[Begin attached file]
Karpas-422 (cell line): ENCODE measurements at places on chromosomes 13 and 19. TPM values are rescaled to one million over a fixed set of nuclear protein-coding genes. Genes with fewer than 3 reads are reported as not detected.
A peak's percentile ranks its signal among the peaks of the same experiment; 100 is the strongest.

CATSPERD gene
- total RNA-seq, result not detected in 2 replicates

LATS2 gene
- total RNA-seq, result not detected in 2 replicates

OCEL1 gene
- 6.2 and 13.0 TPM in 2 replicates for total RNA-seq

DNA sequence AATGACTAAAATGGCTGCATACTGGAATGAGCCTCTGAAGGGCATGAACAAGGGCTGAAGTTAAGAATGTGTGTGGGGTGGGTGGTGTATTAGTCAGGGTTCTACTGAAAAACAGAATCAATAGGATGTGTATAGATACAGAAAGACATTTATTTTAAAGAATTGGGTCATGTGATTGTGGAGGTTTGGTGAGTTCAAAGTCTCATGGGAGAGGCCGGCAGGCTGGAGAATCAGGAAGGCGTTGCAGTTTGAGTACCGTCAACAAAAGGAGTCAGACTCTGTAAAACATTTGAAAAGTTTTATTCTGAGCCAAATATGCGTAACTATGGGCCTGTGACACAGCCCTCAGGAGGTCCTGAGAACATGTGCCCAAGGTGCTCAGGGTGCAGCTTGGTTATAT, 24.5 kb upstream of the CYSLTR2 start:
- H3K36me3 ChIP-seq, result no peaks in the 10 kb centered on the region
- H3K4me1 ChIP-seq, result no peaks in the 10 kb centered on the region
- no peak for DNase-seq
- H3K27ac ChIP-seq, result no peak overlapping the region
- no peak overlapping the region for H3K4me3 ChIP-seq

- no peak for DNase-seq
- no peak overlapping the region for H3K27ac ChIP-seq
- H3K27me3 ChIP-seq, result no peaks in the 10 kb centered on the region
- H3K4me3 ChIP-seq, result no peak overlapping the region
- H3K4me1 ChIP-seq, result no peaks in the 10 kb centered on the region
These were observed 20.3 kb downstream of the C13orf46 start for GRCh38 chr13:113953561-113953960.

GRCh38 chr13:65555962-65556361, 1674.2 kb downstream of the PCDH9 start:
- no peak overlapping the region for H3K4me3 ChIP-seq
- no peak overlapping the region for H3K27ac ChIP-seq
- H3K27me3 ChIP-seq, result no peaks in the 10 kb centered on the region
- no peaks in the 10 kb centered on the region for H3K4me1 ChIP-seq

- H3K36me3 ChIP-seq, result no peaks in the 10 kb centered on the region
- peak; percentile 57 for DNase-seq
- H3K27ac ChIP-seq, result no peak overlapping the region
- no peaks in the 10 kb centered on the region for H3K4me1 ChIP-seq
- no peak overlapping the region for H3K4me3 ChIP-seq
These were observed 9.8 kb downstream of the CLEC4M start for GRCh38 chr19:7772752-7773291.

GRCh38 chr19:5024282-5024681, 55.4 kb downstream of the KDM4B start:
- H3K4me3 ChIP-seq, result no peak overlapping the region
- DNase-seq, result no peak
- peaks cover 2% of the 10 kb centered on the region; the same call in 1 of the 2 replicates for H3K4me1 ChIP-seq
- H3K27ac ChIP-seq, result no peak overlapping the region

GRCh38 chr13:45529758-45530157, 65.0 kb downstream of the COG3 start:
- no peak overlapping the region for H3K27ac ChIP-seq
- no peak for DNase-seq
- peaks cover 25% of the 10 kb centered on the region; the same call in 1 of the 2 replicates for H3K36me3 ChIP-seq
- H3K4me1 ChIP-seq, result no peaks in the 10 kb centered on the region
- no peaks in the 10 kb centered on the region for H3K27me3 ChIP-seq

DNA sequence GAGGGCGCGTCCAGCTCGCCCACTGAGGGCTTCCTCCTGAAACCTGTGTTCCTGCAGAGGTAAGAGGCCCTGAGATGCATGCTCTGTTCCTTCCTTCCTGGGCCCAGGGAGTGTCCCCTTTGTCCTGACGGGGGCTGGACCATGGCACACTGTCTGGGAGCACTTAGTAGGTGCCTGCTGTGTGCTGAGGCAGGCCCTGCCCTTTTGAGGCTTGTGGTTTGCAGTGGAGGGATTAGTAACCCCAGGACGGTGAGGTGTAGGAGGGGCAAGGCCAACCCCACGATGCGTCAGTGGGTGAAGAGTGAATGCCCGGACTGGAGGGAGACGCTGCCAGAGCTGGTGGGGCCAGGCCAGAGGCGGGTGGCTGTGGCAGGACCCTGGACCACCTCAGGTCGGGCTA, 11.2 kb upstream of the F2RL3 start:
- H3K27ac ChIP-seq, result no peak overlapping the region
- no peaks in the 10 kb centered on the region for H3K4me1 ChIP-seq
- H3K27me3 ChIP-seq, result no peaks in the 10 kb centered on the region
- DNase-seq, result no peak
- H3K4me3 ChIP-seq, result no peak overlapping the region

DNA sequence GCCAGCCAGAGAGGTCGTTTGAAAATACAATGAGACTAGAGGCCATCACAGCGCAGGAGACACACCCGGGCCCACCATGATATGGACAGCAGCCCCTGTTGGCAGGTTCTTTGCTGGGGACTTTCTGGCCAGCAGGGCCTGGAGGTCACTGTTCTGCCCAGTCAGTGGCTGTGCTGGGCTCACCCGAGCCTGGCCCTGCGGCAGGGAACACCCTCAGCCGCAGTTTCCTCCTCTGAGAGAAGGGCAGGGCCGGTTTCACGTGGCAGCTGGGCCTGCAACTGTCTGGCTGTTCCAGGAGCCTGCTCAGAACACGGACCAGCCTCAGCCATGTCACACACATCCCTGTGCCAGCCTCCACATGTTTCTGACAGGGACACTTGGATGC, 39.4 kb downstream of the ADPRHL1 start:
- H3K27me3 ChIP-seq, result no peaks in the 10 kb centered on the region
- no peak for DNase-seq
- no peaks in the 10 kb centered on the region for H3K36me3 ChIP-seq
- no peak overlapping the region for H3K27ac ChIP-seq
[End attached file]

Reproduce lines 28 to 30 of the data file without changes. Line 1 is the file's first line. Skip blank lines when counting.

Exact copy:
- H3K27ac ChIP-seq, result no peak overlapping the region
- no peaks in the 10 kb centered on the region for H3K4me1 ChIP-seq
- no peak overlapping the region for H3K4me3 ChIP-seq